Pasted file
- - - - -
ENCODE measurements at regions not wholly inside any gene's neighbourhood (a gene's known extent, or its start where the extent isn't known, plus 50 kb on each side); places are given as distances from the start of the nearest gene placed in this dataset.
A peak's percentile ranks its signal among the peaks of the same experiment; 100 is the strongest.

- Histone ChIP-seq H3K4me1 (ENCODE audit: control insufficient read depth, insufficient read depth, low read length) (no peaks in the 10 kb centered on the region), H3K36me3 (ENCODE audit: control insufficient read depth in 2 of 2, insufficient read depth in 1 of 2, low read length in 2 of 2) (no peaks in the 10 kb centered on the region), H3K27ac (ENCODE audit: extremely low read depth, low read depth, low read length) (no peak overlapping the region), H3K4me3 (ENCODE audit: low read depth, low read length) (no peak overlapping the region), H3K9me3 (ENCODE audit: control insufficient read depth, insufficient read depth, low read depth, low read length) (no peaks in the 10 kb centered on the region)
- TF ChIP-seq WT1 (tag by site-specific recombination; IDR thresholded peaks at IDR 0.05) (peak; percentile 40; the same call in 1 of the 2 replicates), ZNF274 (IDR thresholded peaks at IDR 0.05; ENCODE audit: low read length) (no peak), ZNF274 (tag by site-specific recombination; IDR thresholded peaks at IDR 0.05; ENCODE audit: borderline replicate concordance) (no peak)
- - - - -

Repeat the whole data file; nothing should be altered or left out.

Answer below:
ENCODE measurements at regions not wholly inside any gene's neighbourhood (a gene's known extent, or its start where the extent isn't known, plus 50 kb on each side); places are given as distances from the start of the nearest gene placed in this dataset.
A peak's percentile ranks its signal among the peaks of the same experiment; 100 is the strongest.

- Histone ChIP-seq H3K4me1 (ENCODE audit: control insufficient read depth, insufficient read depth, low read length) (no peaks in the 10 kb centered on the region), H3K36me3 (ENCODE audit: control insufficient read depth in 2 of 2, insufficient read depth in 1 of 2, low read length in 2 of 2) (no peaks in the 10 kb centered on the region), H3K27ac (ENCODE audit: extremely low read depth, low read depth, low read length) (no peak overlapping the region), H3K4me3 (ENCODE audit: low read depth, low read length) (no peak overlapping the region), H3K9me3 (ENCODE audit: control insufficient read depth, insufficient read depth, low read depth, low read length) (no peaks in the 10 kb centered on the region)
- TF ChIP-seq WT1 (tag by site-specific recombination; IDR thresholded peaks at IDR 0.05) (peak; percentile 40; the same call in 1 of the 2 replicates), ZNF274 (IDR thresholded peaks at IDR 0.05; ENCODE audit: low read length) (no peak), ZNF274 (tag by site-specific recombination; IDR thresholded peaks at IDR 0.05; ENCODE audit: borderline replicate concordance) (no peak)